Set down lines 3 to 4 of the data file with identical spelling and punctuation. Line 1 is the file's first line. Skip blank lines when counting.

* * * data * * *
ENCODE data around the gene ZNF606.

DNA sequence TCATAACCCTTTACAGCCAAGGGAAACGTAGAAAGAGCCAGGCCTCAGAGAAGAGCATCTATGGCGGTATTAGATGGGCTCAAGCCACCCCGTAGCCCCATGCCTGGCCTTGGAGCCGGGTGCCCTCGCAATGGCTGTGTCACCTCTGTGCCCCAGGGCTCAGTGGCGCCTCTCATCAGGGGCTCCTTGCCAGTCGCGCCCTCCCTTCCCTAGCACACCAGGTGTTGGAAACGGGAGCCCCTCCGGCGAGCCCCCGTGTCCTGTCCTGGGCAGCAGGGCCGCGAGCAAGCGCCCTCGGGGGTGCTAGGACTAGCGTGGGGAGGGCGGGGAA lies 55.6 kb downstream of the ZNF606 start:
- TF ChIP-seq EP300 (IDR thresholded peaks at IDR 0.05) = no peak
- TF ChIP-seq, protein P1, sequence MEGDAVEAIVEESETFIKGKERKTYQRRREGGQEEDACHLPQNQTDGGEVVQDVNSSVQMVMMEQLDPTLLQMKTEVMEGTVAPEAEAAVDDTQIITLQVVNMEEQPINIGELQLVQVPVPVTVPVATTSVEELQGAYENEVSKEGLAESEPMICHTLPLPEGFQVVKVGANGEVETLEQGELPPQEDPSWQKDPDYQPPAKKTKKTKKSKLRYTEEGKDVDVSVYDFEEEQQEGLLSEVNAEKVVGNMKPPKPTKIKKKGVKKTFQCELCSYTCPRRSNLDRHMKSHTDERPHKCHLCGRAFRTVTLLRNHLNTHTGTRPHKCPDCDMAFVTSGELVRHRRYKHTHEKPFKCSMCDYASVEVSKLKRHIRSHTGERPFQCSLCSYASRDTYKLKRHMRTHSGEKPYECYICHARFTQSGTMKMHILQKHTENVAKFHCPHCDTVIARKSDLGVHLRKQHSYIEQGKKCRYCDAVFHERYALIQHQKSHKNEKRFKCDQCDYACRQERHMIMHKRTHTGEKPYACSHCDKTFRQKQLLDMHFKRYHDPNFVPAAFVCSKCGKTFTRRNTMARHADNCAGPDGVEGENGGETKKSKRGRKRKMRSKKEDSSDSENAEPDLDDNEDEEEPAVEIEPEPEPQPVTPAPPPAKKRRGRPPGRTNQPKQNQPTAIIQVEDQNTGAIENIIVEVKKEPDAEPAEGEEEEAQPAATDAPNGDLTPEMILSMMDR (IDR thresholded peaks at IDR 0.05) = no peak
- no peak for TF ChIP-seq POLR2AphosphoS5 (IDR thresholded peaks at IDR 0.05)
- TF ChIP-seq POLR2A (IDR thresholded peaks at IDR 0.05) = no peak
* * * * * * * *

- TF ChIP-seq EP300 (IDR thresholded peaks at IDR 0.05) = no peak
- TF ChIP-seq, protein P1, sequence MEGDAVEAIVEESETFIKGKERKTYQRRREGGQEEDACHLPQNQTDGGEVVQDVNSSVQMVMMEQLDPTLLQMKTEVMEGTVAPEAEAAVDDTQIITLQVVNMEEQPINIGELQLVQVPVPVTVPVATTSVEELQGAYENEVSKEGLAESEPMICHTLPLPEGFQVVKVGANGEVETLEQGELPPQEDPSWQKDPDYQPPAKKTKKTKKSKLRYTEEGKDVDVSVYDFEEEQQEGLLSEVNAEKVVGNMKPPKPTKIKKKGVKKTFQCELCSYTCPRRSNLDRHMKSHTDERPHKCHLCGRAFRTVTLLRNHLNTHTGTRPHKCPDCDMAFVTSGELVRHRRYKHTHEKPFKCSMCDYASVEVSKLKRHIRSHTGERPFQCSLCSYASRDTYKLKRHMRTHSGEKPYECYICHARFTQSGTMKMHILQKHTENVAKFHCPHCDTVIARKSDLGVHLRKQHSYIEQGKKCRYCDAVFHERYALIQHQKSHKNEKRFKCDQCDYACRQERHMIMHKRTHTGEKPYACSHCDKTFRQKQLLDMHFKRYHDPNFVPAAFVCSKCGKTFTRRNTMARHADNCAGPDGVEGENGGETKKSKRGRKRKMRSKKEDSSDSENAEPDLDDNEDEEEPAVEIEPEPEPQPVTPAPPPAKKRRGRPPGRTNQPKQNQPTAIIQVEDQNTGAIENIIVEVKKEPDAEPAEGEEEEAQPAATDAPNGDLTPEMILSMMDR (IDR thresholded peaks at IDR 0.05) = no peak